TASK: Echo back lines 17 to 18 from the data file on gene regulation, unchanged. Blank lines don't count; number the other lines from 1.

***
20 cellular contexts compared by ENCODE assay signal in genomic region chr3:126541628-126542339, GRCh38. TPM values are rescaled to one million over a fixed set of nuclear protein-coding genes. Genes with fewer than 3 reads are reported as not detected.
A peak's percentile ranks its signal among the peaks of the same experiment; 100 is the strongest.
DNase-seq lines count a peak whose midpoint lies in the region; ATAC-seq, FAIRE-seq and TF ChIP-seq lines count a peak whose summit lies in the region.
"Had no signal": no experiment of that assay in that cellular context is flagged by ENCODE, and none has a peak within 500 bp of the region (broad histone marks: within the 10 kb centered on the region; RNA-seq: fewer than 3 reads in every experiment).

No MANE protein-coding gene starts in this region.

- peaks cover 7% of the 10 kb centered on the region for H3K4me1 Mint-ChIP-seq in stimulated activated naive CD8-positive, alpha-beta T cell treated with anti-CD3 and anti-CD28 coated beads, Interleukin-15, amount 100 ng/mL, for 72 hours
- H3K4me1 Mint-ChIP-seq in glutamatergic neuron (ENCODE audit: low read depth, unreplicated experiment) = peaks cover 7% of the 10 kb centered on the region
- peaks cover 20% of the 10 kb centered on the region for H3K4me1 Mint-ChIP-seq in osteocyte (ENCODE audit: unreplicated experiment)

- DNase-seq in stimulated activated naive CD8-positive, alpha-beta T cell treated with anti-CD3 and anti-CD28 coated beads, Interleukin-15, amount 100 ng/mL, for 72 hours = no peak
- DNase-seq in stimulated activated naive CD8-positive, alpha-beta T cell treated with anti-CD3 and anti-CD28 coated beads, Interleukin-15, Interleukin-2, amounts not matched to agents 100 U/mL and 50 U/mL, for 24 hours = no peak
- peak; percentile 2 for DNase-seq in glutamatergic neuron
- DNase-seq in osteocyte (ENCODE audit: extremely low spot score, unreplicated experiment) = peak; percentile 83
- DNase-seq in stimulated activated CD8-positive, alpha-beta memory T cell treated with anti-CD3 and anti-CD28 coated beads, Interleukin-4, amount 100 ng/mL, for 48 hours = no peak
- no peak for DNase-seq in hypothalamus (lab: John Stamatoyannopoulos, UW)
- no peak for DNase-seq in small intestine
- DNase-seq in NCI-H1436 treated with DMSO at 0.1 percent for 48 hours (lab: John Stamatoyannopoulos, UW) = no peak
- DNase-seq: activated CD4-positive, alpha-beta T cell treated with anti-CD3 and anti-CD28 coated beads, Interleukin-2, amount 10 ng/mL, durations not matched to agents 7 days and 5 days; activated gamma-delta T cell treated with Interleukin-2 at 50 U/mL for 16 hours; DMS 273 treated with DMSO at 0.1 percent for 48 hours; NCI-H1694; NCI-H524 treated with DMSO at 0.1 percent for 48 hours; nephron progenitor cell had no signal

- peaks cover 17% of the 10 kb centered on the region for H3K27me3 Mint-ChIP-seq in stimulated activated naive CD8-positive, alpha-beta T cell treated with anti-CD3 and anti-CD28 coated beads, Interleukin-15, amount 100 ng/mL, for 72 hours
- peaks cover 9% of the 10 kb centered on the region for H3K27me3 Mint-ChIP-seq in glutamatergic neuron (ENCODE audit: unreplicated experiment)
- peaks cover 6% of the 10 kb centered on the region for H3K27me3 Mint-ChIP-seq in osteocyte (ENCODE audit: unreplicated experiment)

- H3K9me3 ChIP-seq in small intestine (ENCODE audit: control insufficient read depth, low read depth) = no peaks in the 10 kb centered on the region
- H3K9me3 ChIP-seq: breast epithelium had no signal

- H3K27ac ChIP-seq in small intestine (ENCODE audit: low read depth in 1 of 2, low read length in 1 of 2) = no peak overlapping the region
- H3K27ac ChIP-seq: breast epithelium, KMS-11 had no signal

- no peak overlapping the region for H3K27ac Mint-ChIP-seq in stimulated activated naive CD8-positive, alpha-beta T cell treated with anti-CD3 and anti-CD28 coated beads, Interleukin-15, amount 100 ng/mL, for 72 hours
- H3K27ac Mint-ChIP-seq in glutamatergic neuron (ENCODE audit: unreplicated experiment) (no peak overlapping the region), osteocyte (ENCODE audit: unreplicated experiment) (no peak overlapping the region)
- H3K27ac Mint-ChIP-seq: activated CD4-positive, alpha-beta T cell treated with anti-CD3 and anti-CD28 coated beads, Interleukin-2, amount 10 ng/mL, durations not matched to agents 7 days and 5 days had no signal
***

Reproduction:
- DNase-seq: activated CD4-positive, alpha-beta T cell treated with anti-CD3 and anti-CD28 coated beads, Interleukin-2, amount 10 ng/mL, durations not matched to agents 7 days and 5 days; activated gamma-delta T cell treated with Interleukin-2 at 50 U/mL for 16 hours; DMS 273 treated with DMSO at 0.1 percent for 48 hours; NCI-H1694; NCI-H524 treated with DMSO at 0.1 percent for 48 hours; nephron progenitor cell had no signal

- peaks cover 17% of the 10 kb centered on the region for H3K27me3 Mint-ChIP-seq in stimulated activated naive CD8-positive, alpha-beta T cell treated with anti-CD3 and anti-CD28 coated beads, Interleukin-15, amount 100 ng/mL, for 72 hours